J&J's McNeil shuts down plant in another Tylenol recall
The FDA discovery in mid-April of high API concentrations, substandard inactive ingredients and particle contamination in Children's Tylenol and other products has led to the shutdown of J&J's McNeil Consumer Healthcare manufacturing facility in Fort Washington, PA. The shutdown and related product recall marks a continuing slide by Johnson & Johnson to GMP-violation depths formerly reserved for offshore generics makers.
The recall encompasses all lots of certain over-the-counter children's and infants' liquid products distributed in the U.S, Canada, Dominican Republic, Dubai (UAE), Fiji, Guam, Guatemala, Jamaica, Kuwait, Panama, Puerto Rico and Trinidad & Tobago--"a vast portion of the children's medicine market," says the Washington Post. It involves hundreds of thousands of bottles that now sit in homes and on store shelves.
The FDA says in the Post report that the plant's manufacturing process was not in control and that "this does go back in time."
The recall follows two others at the end of March--one stemming from defective Tylenol pill bottles and the other from label issues--as well as the late 2009 musty-odor recall that sickened Tylenol arthritis medication users. The musty-odor recall elicited a warning letter citing the FDA's concerns over the "thoroughness and timeliness" of the drugmaker's response once it learned of consumer adverse reactions.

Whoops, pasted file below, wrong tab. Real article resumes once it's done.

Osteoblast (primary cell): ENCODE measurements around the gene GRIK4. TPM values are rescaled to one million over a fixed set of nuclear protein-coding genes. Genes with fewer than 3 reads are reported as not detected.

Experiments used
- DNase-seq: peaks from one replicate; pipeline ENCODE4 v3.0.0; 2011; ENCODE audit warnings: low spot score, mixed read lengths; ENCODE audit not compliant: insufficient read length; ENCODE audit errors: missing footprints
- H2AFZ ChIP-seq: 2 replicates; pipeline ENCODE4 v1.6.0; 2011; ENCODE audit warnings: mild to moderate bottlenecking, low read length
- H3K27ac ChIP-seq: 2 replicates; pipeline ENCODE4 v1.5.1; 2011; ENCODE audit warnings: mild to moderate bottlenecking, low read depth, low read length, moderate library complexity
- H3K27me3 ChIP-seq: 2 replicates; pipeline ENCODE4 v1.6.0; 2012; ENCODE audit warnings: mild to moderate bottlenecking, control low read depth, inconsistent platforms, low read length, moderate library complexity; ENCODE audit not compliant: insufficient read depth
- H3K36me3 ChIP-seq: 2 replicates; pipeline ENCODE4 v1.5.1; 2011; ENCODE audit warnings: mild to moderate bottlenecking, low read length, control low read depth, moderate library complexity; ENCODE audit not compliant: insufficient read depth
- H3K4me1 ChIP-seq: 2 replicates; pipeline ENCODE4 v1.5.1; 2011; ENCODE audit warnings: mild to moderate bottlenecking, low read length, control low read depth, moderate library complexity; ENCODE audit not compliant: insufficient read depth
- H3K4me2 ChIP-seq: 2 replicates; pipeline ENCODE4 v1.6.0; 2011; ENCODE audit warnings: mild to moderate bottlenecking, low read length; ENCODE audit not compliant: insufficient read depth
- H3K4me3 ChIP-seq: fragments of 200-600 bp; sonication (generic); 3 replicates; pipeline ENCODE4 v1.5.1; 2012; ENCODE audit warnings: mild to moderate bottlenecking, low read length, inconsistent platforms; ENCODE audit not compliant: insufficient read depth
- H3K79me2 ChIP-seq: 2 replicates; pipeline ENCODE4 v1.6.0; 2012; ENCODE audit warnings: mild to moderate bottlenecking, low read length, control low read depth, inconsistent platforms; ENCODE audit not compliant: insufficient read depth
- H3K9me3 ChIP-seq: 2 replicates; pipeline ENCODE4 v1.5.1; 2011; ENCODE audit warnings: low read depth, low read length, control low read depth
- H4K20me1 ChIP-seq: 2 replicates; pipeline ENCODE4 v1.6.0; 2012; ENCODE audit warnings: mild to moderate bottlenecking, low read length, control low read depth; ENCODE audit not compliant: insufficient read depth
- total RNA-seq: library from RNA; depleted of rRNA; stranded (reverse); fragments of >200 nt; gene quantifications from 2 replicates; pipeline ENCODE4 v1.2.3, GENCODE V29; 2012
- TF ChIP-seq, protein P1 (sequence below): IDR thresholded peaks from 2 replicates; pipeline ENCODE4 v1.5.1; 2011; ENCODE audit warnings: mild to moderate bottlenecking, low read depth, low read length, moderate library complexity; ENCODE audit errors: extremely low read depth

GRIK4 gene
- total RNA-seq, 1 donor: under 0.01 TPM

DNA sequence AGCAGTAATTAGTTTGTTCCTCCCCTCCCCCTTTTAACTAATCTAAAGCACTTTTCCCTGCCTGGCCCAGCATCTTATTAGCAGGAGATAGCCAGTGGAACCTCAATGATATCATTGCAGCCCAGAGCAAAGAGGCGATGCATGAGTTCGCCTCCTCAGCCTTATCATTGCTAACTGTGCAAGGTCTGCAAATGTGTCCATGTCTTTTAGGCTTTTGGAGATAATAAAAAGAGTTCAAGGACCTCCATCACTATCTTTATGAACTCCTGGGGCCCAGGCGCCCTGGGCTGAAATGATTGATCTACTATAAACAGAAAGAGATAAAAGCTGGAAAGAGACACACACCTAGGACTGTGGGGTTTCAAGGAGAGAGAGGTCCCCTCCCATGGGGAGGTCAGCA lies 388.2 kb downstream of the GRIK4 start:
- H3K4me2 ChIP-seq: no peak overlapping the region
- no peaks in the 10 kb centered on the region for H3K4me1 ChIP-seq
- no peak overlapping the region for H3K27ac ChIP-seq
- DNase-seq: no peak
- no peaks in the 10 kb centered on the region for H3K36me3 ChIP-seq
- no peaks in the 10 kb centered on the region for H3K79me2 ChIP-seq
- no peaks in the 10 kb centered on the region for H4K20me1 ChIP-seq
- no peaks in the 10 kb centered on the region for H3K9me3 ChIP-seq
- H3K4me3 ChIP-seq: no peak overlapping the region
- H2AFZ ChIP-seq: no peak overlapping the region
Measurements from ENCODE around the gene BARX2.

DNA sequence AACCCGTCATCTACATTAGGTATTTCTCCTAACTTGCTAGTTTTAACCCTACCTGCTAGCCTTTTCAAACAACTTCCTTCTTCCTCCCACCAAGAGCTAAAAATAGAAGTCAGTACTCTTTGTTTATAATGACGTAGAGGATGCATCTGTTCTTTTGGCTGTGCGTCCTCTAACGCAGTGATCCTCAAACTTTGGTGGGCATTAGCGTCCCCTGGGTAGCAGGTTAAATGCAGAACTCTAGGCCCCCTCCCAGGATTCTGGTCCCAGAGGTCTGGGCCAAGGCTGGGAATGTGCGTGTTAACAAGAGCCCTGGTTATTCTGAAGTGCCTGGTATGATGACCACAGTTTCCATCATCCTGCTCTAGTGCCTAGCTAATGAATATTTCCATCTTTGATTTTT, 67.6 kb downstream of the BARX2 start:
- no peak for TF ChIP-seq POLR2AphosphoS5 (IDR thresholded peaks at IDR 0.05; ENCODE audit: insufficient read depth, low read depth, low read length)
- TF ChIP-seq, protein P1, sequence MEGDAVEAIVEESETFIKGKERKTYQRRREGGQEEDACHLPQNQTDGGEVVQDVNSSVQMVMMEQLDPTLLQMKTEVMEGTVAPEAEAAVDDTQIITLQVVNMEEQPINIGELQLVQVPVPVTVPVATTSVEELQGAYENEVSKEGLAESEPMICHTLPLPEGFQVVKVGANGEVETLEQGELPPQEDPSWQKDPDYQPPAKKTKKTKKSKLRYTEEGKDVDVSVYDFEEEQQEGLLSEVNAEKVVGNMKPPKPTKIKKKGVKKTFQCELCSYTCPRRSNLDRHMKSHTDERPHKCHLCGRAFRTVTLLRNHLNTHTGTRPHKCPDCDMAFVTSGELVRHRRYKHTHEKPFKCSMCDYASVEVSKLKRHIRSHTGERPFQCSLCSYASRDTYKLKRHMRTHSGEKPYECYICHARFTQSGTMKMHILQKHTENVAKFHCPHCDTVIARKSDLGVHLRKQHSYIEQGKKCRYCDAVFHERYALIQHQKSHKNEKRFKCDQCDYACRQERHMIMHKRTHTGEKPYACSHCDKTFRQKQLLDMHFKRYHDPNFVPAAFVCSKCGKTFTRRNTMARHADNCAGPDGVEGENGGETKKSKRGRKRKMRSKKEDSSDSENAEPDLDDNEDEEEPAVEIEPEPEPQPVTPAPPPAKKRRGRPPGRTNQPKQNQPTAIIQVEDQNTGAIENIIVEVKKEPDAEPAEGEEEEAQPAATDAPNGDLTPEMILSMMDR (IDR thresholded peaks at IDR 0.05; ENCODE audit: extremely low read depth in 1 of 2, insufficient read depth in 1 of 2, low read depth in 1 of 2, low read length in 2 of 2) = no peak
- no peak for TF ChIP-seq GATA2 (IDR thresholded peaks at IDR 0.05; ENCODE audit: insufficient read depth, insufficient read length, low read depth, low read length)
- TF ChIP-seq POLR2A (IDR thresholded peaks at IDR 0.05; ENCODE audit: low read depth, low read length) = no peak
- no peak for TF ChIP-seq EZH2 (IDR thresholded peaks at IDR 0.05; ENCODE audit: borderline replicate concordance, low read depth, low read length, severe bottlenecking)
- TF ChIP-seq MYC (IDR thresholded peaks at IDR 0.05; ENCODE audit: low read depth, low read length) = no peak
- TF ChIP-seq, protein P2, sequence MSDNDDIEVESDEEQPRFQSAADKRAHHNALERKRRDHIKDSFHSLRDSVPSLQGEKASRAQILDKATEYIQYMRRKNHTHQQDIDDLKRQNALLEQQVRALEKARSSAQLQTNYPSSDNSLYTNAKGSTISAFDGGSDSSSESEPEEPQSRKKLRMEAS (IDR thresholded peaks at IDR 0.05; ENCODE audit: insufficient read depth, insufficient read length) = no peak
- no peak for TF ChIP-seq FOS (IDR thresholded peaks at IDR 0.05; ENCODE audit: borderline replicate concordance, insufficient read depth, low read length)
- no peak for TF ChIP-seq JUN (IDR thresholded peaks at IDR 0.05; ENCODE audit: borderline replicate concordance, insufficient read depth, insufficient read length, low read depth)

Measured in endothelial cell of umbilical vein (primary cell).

McNeil says it is conducting a "comprehensive quality assessment across its manufacturing operations and has identified corrective actions," which are not named in its recall notice. The drugmaker in March appointed former J&J global pharma quality ops exec Veronica Cruz as VP for quality assurance, following the musty-odor recall.
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